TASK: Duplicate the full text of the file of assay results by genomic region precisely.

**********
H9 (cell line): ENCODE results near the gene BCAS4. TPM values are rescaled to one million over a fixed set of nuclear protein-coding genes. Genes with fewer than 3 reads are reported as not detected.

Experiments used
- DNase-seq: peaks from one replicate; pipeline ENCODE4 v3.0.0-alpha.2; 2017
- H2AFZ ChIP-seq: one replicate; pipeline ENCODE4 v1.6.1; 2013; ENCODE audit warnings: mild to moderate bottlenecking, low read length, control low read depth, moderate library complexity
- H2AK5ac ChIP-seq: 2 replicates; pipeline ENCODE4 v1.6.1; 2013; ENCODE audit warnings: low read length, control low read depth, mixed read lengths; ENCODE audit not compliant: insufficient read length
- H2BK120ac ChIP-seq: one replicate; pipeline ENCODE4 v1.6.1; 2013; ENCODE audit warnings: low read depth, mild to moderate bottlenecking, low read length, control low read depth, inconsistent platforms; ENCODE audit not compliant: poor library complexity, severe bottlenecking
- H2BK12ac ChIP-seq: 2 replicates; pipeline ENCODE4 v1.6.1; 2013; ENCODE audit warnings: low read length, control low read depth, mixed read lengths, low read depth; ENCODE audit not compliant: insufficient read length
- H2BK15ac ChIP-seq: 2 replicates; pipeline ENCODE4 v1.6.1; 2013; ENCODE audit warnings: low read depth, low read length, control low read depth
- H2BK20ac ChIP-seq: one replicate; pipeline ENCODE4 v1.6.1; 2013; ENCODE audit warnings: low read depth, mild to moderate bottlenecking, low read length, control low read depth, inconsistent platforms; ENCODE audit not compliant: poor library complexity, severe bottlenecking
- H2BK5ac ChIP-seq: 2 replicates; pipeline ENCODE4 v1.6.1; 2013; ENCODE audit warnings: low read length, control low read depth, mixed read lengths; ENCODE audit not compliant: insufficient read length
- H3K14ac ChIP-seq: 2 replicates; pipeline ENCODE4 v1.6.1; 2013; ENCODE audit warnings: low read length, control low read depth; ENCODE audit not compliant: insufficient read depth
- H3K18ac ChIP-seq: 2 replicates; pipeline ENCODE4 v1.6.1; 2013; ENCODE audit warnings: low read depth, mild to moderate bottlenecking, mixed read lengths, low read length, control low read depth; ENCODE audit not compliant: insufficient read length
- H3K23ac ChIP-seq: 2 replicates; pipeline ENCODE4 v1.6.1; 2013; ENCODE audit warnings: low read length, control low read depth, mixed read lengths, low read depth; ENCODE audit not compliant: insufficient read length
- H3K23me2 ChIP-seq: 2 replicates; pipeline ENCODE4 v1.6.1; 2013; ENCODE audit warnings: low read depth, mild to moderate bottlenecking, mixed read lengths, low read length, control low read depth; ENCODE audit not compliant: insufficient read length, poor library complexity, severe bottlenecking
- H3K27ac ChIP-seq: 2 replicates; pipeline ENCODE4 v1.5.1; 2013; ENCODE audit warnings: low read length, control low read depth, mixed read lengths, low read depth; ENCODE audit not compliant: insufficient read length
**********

H9 (cell line): ENCODE results near the gene BCAS4. TPM values are rescaled to one million over a fixed set of nuclear protein-coding genes. Genes with fewer than 3 reads are reported as not detected.

Experiments used
- DNase-seq: peaks from one replicate; pipeline ENCODE4 v3.0.0-alpha.2; 2017
- H2AFZ ChIP-seq: one replicate; pipeline ENCODE4 v1.6.1; 2013; ENCODE audit warnings: mild to moderate bottlenecking, low read length, control low read depth, moderate library complexity
- H2AK5ac ChIP-seq: 2 replicates; pipeline ENCODE4 v1.6.1; 2013; ENCODE audit warnings: low read length, control low read depth, mixed read lengths; ENCODE audit not compliant: insufficient read length
- H2BK120ac ChIP-seq: one replicate; pipeline ENCODE4 v1.6.1; 2013; ENCODE audit warnings: low read depth, mild to moderate bottlenecking, low read length, control low read depth, inconsistent platforms; ENCODE audit not compliant: poor library complexity, severe bottlenecking
- H2BK12ac ChIP-seq: 2 replicates; pipeline ENCODE4 v1.6.1; 2013; ENCODE audit warnings: low read length, control low read depth, mixed read lengths, low read depth; ENCODE audit not compliant: insufficient read length
- H2BK15ac ChIP-seq: 2 replicates; pipeline ENCODE4 v1.6.1; 2013; ENCODE audit warnings: low read depth, low read length, control low read depth
- H2BK20ac ChIP-seq: one replicate; pipeline ENCODE4 v1.6.1; 2013; ENCODE audit warnings: low read depth, mild to moderate bottlenecking, low read length, control low read depth, inconsistent platforms; ENCODE audit not compliant: poor library complexity, severe bottlenecking
- H2BK5ac ChIP-seq: 2 replicates; pipeline ENCODE4 v1.6.1; 2013; ENCODE audit warnings: low read length, control low read depth, mixed read lengths; ENCODE audit not compliant: insufficient read length
- H3K14ac ChIP-seq: 2 replicates; pipeline ENCODE4 v1.6.1; 2013; ENCODE audit warnings: low read length, control low read depth; ENCODE audit not compliant: insufficient read depth
- H3K18ac ChIP-seq: 2 replicates; pipeline ENCODE4 v1.6.1; 2013; ENCODE audit warnings: low read depth, mild to moderate bottlenecking, mixed read lengths, low read length, control low read depth; ENCODE audit not compliant: insufficient read length
- H3K23ac ChIP-seq: 2 replicates; pipeline ENCODE4 v1.6.1; 2013; ENCODE audit warnings: low read length, control low read depth, mixed read lengths, low read depth; ENCODE audit not compliant: insufficient read length
- H3K23me2 ChIP-seq: 2 replicates; pipeline ENCODE4 v1.6.1; 2013; ENCODE audit warnings: low read depth, mild to moderate bottlenecking, mixed read lengths, low read length, control low read depth; ENCODE audit not compliant: insufficient read length, poor library complexity, severe bottlenecking
- H3K27ac ChIP-seq: 2 replicates; pipeline ENCODE4 v1.5.1; 2013; ENCODE audit warnings: low read length, control low read depth, mixed read lengths, low read depth; ENCODE audit not compliant: insufficient read length